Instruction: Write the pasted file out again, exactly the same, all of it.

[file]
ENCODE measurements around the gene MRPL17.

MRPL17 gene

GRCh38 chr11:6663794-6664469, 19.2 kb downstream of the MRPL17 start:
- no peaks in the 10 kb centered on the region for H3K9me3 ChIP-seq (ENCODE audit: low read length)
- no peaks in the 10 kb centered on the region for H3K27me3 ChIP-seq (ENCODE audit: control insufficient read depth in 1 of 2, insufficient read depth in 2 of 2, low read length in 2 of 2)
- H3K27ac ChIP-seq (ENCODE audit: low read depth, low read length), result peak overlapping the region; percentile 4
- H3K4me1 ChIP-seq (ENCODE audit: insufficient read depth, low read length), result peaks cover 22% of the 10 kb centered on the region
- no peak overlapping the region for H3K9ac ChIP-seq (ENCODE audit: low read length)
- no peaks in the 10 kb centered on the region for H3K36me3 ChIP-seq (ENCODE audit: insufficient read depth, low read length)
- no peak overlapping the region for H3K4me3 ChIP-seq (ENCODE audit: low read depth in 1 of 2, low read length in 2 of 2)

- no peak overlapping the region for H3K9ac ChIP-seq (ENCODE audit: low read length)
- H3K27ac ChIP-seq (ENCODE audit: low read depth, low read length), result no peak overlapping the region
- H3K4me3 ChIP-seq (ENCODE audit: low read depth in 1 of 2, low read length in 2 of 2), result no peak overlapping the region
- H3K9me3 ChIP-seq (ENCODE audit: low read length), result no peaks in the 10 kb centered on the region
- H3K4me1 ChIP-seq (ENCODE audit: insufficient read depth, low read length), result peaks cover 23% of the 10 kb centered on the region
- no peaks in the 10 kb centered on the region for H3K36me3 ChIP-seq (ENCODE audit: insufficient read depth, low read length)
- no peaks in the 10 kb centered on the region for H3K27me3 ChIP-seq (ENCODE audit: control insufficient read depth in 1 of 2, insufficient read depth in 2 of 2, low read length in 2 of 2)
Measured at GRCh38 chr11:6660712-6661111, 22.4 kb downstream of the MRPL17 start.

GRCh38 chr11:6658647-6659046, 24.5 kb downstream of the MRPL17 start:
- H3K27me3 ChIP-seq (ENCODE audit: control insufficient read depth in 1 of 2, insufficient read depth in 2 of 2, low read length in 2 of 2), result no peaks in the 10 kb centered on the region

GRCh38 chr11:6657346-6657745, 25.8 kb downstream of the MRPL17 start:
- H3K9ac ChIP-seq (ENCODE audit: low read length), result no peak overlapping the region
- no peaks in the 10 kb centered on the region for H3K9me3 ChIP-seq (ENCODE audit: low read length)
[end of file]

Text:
ENCODE measurements around the gene MRPL17.

MRPL17 gene

GRCh38 chr11:6663794-6664469, 19.2 kb downstream of the MRPL17 start:
- no peaks in the 10 kb centered on the region for H3K9me3 ChIP-seq (ENCODE audit: low read length)
- no peaks in the 10 kb centered on the region for H3K27me3 ChIP-seq (ENCODE audit: control insufficient read depth in 1 of 2, insufficient read depth in 2 of 2, low read length in 2 of 2)
- H3K27ac ChIP-seq (ENCODE audit: low read depth, low read length), result peak overlapping the region; percentile 4
- H3K4me1 ChIP-seq (ENCODE audit: insufficient read depth, low read length), result peaks cover 22% of the 10 kb centered on the region
- no peak overlapping the region for H3K9ac ChIP-seq (ENCODE audit: low read length)
- no peaks in the 10 kb centered on the region for H3K36me3 ChIP-seq (ENCODE audit: insufficient read depth, low read length)
- no peak overlapping the region for H3K4me3 ChIP-seq (ENCODE audit: low read depth in 1 of 2, low read length in 2 of 2)

- no peak overlapping the region for H3K9ac ChIP-seq (ENCODE audit: low read length)
- H3K27ac ChIP-seq (ENCODE audit: low read depth, low read length), result no peak overlapping the region
- H3K4me3 ChIP-seq (ENCODE audit: low read depth in 1 of 2, low read length in 2 of 2), result no peak overlapping the region
- H3K9me3 ChIP-seq (ENCODE audit: low read length), result no peaks in the 10 kb centered on the region
- H3K4me1 ChIP-seq (ENCODE audit: insufficient read depth, low read length), result peaks cover 23% of the 10 kb centered on the region
- no peaks in the 10 kb centered on the region for H3K36me3 ChIP-seq (ENCODE audit: insufficient read depth, low read length)
- no peaks in the 10 kb centered on the region for H3K27me3 ChIP-seq (ENCODE audit: control insufficient read depth in 1 of 2, insufficient read depth in 2 of 2, low read length in 2 of 2)
Measured at GRCh38 chr11:6660712-6661111, 22.4 kb downstream of the MRPL17 start.

GRCh38 chr11:6658647-6659046, 24.5 kb downstream of the MRPL17 start:
- H3K27me3 ChIP-seq (ENCODE audit: control insufficient read depth in 1 of 2, insufficient read depth in 2 of 2, low read length in 2 of 2), result no peaks in the 10 kb centered on the region

GRCh38 chr11:6657346-6657745, 25.8 kb downstream of the MRPL17 start:
- H3K9ac ChIP-seq (ENCODE audit: low read length), result no peak overlapping the region
- no peaks in the 10 kb centered on the region for H3K9me3 ChIP-seq (ENCODE audit: low read length)